What to Know
- The Justice Department has begun its appeal of a New York judge's ruling to stop the addition of a citizenship question to the 2020 census.
- Commerce Secretary Wilbur Ross announced that he would add the question in March.
- U.S. District Judge Jesse M. Furman rejected Ross' claim that the question would help the government enforce the Voting Rights Act.
The Justice Department began its appeal Thursday of a New York judge's ruling stopping the Trump administration from adding a citizenship question to the 2020 census for the first time since 1950.
Garrett Coyle, a Justice Department attorney based in Washington, filed the one-page notice of appeal in Manhattan federal court on behalf of the U.S. Bureau of the Census, the U.S. Department of Commerce and Commerce Secretary Wilbur Ross.
The notice was forwarded to the 2nd U.S. Circuit Court of Appeals, which also sits in Manhattan.
U.S. District Judge Jesse M. Furman said in a lengthy written opinion Tuesday that Ross violated laws by acting in an "arbitrary and capricious" manner before announcing in March that he would add the question.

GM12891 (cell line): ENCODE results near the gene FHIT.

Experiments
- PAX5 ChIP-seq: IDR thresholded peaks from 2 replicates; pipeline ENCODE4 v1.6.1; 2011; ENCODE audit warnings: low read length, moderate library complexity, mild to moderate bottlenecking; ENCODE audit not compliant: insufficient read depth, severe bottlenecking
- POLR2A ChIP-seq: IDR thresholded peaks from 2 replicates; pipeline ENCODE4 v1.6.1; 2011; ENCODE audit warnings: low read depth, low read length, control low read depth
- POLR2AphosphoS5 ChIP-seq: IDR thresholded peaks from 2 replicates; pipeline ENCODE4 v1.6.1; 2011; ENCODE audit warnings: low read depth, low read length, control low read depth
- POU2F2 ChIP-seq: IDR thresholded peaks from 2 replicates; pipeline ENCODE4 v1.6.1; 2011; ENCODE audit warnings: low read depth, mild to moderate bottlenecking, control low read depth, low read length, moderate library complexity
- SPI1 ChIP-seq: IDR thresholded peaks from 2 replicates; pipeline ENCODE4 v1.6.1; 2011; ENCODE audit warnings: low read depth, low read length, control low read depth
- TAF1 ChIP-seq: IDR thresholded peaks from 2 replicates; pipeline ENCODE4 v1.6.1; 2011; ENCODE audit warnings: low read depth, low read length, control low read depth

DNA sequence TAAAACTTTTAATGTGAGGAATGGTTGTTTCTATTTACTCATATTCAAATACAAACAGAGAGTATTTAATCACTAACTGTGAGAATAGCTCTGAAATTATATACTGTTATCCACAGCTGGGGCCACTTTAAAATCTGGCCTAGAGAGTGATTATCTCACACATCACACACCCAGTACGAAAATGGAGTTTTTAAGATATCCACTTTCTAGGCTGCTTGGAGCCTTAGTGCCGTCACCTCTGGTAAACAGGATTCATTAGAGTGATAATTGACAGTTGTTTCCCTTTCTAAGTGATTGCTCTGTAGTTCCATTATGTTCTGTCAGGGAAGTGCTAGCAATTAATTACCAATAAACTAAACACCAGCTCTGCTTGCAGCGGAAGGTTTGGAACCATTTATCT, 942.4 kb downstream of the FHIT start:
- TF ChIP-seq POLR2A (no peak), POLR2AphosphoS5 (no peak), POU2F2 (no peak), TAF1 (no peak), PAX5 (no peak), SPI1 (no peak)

Furman concluded that lawsuits were accurate when they claimed the question would lead to an undercount of non-citizens, costing some states congressional representation and federal funding.
Furman also rejected Ross' claim that the question was necessary to help the government enforce the Voting Rights Act. He said Ross acted irrationally as he badly misconstrued evidence and failed to justify major departures from past policies and practices.
A trial on a separate lawsuit on the same issue, filed by the state of California, is underway in San Francisco.